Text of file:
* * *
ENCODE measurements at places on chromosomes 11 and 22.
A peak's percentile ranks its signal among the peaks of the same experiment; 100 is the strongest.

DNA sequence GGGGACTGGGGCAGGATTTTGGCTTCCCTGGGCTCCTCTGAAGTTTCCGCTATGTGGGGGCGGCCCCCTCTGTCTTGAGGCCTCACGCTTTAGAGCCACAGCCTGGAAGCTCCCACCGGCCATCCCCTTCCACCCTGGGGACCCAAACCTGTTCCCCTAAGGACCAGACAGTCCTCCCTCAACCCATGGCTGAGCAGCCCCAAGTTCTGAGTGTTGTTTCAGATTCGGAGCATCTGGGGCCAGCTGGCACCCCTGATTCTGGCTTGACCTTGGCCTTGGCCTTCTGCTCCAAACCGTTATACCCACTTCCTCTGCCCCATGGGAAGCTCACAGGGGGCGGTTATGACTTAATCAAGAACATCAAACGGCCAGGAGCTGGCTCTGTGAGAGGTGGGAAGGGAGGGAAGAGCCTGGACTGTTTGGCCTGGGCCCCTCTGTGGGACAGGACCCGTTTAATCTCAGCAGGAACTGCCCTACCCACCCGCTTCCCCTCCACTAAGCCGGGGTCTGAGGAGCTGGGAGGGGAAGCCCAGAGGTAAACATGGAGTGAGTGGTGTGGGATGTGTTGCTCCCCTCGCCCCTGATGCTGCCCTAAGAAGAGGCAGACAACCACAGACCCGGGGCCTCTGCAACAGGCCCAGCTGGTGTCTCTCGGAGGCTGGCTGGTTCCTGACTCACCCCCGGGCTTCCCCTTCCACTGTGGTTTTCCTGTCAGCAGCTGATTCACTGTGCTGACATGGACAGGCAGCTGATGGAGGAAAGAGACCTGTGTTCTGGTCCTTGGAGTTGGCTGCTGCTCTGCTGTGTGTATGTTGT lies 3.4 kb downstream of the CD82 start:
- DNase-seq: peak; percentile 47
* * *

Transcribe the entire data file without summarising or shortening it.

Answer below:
ENCODE measurements at places on chromosomes 11 and 22.
A peak's percentile ranks its signal among the peaks of the same experiment; 100 is the strongest.

DNA sequence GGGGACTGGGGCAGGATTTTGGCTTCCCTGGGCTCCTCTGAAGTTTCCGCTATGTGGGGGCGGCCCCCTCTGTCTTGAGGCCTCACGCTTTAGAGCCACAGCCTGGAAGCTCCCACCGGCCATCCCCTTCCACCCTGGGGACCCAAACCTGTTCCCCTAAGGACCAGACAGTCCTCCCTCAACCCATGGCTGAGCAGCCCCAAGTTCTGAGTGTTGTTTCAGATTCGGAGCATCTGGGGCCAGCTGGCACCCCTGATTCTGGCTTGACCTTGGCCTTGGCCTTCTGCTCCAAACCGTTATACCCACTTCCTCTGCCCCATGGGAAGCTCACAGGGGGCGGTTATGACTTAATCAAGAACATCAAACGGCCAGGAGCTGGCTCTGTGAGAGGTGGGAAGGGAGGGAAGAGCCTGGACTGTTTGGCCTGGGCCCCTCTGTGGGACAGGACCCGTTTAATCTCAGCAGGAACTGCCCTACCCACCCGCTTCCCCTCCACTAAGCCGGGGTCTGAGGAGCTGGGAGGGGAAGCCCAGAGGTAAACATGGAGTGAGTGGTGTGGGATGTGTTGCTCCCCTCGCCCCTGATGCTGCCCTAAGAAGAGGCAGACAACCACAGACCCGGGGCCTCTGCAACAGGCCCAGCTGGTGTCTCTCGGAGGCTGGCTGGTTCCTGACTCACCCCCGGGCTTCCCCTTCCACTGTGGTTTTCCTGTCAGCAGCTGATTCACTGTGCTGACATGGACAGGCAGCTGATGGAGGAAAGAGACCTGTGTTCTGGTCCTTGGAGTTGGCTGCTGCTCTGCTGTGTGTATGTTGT lies 3.4 kb downstream of the CD82 start:
- DNase-seq: peak; percentile 47